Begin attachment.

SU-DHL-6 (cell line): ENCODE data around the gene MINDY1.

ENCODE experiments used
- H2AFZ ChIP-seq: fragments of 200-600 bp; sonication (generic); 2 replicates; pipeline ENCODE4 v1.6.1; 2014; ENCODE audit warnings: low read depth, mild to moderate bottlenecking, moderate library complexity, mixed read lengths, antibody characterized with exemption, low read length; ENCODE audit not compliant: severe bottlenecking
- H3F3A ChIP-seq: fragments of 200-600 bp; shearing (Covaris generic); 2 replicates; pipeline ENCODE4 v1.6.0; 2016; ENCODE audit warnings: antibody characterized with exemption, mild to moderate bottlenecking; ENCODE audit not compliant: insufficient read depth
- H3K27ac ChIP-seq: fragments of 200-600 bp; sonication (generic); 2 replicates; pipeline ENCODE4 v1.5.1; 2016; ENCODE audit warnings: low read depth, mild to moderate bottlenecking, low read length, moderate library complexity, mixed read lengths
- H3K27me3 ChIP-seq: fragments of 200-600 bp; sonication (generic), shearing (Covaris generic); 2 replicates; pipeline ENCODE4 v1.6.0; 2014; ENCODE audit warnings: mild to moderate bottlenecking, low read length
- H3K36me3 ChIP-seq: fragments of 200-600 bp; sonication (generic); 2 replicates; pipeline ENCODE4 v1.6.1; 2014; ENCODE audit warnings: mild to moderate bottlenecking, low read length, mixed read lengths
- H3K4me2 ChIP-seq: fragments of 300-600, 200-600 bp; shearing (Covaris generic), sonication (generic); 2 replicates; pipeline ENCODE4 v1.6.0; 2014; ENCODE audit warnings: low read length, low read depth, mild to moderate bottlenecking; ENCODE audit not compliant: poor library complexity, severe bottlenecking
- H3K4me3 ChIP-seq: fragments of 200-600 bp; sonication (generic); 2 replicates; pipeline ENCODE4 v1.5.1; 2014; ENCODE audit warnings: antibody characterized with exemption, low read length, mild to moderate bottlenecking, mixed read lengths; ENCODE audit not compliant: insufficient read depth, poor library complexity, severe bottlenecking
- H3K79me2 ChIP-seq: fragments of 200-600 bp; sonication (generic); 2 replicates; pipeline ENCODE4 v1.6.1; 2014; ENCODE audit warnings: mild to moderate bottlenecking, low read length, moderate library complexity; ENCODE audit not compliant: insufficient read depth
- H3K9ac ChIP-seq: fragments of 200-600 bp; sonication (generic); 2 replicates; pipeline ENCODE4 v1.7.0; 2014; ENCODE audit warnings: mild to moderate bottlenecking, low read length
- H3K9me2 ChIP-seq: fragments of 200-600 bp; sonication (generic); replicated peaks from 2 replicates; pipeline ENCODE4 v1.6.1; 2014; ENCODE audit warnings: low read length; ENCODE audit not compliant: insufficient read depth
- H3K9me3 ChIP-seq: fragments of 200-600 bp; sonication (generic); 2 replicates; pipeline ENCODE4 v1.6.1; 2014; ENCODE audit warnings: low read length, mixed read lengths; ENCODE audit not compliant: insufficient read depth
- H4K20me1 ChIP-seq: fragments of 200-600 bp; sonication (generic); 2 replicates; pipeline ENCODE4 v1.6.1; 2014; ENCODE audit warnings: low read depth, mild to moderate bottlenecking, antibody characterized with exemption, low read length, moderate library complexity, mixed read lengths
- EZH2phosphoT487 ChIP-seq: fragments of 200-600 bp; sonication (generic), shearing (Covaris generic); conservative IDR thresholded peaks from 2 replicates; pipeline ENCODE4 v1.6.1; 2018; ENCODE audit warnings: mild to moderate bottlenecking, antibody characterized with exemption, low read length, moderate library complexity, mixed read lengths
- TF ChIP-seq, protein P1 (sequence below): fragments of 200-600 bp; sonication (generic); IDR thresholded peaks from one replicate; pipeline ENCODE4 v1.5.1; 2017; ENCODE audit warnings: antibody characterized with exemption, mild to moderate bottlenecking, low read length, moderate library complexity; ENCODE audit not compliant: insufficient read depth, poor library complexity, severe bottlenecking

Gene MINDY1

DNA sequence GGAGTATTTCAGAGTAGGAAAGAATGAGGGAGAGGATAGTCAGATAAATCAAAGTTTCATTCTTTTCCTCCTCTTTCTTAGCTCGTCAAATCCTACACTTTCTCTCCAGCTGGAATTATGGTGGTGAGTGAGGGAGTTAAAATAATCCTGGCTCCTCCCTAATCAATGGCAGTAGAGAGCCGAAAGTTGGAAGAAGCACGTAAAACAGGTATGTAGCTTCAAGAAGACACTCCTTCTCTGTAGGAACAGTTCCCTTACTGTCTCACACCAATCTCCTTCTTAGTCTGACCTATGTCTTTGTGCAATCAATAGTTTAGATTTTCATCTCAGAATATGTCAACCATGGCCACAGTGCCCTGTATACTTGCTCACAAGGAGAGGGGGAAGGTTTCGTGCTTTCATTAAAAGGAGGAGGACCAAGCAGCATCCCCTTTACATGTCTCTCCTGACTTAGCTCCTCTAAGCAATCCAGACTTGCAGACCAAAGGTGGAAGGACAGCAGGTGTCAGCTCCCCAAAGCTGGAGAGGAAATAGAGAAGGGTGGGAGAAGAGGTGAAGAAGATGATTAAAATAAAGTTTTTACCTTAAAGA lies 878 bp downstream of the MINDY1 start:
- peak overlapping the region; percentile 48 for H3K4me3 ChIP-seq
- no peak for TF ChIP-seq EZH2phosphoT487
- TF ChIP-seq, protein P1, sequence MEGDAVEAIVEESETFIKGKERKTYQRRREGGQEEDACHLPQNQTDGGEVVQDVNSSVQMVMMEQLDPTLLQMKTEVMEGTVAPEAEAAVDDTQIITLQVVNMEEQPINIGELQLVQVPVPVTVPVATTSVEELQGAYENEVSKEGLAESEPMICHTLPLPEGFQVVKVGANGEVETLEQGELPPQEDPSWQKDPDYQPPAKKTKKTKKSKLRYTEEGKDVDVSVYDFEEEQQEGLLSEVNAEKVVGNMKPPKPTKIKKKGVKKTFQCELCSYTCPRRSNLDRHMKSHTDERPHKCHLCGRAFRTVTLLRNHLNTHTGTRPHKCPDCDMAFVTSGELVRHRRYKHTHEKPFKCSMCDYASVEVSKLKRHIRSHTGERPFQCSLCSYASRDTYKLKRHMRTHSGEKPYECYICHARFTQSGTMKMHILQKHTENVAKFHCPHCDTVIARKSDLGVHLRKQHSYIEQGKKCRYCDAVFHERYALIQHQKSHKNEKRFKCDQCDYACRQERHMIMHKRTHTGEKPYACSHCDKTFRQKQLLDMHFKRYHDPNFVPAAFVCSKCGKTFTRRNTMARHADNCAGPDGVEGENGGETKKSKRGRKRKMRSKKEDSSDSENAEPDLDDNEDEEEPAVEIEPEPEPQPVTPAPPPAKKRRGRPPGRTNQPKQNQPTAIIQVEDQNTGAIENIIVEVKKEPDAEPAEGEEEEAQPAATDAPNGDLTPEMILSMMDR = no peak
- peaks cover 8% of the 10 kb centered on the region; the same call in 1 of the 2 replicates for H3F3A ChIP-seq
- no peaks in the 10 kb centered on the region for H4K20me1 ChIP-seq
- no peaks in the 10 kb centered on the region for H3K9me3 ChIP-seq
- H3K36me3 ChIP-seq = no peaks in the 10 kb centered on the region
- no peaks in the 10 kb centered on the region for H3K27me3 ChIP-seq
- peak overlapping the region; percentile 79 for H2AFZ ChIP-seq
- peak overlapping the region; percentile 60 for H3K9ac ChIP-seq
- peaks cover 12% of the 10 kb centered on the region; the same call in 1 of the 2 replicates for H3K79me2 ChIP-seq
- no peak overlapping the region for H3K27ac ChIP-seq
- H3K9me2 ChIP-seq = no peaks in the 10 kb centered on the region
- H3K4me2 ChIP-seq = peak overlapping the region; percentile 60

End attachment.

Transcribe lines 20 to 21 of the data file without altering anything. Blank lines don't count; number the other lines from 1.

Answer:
- no peak for TF ChIP-seq EZH2phosphoT487
- TF ChIP-seq, protein P1, sequence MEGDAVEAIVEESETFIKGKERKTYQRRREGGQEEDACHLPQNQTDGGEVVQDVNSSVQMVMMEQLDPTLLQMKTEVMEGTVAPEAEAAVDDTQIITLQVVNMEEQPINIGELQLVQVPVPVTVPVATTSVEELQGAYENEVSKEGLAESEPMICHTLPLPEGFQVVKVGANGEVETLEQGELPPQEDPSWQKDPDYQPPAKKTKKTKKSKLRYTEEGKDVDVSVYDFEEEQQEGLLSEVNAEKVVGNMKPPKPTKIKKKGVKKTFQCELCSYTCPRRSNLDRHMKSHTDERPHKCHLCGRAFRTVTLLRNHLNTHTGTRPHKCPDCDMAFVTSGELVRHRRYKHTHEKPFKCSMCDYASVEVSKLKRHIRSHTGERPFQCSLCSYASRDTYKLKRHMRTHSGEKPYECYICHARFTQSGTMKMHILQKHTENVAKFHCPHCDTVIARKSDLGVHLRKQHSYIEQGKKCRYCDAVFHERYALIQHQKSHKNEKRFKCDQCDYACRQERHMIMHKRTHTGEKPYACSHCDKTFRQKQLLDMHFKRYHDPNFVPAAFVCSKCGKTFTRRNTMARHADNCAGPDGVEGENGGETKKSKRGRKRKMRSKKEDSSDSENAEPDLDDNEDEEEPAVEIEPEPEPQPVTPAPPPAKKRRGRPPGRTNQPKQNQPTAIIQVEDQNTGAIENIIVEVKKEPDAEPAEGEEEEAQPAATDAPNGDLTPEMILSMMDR = no peak